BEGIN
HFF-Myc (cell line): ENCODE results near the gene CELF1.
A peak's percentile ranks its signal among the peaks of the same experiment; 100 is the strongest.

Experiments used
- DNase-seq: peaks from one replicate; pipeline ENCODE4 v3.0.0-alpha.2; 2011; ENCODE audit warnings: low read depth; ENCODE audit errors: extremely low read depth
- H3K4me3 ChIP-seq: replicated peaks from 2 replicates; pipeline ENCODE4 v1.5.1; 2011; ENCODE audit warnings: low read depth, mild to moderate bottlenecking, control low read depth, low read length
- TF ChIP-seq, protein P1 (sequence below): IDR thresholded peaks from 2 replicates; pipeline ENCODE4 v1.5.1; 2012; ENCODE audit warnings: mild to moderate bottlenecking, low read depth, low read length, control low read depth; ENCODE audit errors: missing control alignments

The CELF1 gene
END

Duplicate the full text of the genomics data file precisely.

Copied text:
HFF-Myc (cell line): ENCODE results near the gene CELF1.
A peak's percentile ranks its signal among the peaks of the same experiment; 100 is the strongest.

Experiments used
- DNase-seq: peaks from one replicate; pipeline ENCODE4 v3.0.0-alpha.2; 2011; ENCODE audit warnings: low read depth; ENCODE audit errors: extremely low read depth
- H3K4me3 ChIP-seq: replicated peaks from 2 replicates; pipeline ENCODE4 v1.5.1; 2011; ENCODE audit warnings: low read depth, mild to moderate bottlenecking, control low read depth, low read length
- TF ChIP-seq, protein P1 (sequence below): IDR thresholded peaks from 2 replicates; pipeline ENCODE4 v1.5.1; 2012; ENCODE audit warnings: mild to moderate bottlenecking, low read depth, low read length, control low read depth; ENCODE audit errors: missing control alignments

The CELF1 gene